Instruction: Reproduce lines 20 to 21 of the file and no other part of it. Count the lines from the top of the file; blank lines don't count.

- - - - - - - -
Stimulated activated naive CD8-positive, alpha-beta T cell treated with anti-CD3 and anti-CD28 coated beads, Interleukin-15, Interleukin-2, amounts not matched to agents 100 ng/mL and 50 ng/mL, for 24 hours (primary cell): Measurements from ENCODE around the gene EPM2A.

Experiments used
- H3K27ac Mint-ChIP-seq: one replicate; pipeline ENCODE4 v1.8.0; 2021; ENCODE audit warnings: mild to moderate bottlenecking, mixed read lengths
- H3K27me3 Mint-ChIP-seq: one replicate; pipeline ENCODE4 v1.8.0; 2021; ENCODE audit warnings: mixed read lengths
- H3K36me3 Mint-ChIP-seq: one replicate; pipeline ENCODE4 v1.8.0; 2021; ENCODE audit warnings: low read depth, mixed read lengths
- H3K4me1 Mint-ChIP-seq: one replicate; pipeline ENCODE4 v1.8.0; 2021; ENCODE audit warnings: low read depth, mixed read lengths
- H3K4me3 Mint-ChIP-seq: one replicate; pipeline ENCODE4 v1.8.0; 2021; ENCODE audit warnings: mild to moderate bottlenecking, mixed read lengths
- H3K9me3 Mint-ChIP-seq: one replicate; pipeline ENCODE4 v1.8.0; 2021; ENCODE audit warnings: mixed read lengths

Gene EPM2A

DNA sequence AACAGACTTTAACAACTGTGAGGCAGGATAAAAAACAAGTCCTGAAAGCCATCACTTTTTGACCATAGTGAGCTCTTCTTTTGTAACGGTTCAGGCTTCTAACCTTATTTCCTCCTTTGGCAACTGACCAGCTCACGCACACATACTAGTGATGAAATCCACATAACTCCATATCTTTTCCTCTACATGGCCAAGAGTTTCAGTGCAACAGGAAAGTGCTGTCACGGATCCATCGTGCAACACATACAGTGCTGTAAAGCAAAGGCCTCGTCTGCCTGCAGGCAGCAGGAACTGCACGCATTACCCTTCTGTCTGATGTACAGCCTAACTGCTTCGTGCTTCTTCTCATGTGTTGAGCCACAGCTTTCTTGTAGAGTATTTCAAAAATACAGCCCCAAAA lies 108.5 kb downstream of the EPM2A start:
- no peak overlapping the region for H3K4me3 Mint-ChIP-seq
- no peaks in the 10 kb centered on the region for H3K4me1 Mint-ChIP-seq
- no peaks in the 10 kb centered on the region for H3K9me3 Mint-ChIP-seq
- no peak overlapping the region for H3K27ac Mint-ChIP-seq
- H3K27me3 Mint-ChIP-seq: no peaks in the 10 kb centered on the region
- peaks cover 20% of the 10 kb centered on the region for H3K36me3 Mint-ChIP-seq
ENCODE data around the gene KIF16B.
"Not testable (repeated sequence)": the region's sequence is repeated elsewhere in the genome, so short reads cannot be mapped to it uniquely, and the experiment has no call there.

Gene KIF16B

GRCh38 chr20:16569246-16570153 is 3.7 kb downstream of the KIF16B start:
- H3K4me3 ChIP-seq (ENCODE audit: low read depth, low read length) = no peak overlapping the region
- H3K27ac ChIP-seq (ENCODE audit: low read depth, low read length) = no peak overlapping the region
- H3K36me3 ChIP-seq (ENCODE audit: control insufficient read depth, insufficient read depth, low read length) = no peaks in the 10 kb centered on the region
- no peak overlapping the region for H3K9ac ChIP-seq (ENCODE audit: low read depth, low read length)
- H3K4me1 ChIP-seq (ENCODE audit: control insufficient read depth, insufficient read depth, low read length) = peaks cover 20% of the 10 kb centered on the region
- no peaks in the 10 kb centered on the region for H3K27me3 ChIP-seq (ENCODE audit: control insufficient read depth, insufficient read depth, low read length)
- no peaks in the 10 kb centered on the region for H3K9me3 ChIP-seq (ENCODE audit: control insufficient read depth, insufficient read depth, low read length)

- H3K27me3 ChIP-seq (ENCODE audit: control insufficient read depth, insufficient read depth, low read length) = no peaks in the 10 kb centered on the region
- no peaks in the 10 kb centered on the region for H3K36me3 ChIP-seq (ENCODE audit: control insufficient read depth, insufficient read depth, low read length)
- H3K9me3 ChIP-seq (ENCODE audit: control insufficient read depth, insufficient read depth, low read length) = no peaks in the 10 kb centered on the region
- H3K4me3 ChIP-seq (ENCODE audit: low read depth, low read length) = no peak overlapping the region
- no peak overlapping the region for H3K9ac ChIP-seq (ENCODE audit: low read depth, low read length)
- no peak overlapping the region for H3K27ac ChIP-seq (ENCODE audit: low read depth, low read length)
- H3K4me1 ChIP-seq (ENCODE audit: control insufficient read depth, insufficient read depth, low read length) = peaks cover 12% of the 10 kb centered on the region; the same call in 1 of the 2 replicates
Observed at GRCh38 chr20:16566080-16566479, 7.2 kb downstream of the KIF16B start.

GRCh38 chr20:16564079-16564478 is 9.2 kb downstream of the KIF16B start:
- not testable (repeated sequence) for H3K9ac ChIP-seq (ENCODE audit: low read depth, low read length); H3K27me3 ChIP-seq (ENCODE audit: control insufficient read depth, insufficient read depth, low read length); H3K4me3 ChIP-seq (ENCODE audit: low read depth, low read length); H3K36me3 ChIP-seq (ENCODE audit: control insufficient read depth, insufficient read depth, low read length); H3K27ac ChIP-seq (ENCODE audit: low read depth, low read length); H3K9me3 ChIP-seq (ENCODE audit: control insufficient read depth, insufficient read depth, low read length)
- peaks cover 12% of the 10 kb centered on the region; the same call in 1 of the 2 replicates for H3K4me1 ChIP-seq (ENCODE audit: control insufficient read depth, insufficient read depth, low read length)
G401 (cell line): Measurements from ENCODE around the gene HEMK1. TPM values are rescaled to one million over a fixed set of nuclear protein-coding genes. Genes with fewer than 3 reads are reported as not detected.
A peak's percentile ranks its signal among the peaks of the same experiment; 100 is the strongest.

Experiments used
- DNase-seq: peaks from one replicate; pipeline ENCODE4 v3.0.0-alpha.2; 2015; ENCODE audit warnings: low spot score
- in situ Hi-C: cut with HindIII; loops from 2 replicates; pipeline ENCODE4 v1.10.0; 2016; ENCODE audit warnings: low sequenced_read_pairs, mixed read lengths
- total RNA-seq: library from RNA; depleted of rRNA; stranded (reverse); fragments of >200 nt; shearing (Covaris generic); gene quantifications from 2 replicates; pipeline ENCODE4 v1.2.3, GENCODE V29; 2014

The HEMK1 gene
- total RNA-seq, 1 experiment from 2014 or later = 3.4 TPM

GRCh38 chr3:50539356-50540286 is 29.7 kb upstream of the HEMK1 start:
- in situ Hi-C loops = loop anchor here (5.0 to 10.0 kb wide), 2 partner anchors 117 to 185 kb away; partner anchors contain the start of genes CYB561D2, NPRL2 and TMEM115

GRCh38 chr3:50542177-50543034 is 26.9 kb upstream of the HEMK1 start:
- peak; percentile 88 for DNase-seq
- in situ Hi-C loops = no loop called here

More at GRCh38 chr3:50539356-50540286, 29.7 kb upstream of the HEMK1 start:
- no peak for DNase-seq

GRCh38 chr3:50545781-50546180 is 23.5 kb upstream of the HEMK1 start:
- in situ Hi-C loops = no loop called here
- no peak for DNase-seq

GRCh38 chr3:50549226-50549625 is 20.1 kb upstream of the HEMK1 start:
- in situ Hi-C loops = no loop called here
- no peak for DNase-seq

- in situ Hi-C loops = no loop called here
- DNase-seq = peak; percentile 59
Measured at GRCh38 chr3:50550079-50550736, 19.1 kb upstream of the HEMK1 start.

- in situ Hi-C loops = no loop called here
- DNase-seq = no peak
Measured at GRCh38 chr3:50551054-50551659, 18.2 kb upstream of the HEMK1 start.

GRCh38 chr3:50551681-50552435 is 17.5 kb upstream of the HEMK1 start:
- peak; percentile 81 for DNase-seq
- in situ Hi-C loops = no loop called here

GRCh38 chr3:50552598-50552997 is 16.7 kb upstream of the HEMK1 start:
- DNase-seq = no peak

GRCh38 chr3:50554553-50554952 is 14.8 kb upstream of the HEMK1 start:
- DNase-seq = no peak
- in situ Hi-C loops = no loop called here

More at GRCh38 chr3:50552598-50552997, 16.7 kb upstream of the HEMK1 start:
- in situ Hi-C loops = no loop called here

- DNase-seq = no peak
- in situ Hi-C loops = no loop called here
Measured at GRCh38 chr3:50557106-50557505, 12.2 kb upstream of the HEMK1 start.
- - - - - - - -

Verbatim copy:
GRCh38 chr20:16569246-16570153 is 3.7 kb downstream of the KIF16B start:
- H3K4me3 ChIP-seq (ENCODE audit: low read depth, low read length) = no peak overlapping the region